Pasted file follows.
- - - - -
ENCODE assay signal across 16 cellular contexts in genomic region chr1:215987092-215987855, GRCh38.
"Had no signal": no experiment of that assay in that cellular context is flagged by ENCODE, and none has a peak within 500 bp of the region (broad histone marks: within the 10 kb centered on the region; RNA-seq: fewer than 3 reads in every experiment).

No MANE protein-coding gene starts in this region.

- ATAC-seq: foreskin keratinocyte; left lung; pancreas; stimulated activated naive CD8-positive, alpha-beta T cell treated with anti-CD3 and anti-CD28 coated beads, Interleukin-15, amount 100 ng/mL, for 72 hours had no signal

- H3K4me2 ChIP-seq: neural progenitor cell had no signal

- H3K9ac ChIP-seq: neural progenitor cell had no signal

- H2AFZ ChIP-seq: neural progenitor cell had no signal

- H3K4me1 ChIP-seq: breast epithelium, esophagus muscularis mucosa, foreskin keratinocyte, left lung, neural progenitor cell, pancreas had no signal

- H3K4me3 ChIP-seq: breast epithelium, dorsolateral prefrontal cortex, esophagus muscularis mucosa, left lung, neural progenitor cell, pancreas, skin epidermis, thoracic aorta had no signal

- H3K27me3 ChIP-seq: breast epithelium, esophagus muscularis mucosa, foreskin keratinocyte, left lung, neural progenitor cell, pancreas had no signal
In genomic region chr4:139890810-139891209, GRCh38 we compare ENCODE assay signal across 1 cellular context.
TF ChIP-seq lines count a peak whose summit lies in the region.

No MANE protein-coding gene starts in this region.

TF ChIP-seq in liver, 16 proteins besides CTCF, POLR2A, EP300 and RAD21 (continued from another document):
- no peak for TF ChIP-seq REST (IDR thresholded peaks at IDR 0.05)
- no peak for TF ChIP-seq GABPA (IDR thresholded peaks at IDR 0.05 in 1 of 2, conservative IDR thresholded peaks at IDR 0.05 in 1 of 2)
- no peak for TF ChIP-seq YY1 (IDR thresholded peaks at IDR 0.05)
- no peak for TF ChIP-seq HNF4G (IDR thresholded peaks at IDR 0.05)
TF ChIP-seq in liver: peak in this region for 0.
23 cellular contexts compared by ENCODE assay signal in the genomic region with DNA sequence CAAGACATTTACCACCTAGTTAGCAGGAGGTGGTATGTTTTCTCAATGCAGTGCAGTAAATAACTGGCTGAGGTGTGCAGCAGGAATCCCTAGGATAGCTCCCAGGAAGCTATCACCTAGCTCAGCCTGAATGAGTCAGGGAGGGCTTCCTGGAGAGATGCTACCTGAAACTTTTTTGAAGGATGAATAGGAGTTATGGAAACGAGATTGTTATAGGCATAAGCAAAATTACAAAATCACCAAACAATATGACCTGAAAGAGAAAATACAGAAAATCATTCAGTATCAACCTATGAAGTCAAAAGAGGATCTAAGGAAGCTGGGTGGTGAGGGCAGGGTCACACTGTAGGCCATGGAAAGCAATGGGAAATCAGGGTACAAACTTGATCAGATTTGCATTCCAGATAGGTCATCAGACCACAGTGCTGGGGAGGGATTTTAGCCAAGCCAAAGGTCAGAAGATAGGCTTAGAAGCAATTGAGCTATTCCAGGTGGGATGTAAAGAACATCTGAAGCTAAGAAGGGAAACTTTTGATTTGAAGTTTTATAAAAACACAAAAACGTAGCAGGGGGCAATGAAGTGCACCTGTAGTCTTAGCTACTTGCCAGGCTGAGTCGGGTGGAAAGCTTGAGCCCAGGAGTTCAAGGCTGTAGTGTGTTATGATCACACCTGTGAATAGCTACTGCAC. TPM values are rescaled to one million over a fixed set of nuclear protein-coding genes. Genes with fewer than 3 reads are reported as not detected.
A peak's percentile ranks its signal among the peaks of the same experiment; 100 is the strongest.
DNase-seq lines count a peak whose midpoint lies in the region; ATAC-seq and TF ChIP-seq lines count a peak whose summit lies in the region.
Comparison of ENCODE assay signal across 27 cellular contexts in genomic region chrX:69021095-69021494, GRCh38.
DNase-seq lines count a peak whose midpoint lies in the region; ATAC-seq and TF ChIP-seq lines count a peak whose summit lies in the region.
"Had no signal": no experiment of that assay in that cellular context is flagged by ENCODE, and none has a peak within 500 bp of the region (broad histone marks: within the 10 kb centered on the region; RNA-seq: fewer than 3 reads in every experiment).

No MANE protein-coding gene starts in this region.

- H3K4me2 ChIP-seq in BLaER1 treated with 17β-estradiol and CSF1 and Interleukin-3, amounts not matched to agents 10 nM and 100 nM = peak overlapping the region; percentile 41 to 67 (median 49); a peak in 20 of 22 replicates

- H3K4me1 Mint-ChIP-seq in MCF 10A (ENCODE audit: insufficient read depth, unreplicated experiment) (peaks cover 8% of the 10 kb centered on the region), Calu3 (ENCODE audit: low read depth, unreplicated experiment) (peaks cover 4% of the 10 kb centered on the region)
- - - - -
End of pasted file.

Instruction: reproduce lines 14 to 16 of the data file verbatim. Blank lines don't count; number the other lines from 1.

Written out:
TF ChIP-seq in liver, 16 proteins besides CTCF, POLR2A, EP300 and RAD21 (continued from another document):
- no peak for TF ChIP-seq REST (IDR thresholded peaks at IDR 0.05)
- no peak for TF ChIP-seq GABPA (IDR thresholded peaks at IDR 0.05 in 1 of 2, conservative IDR thresholded peaks at IDR 0.05 in 1 of 2)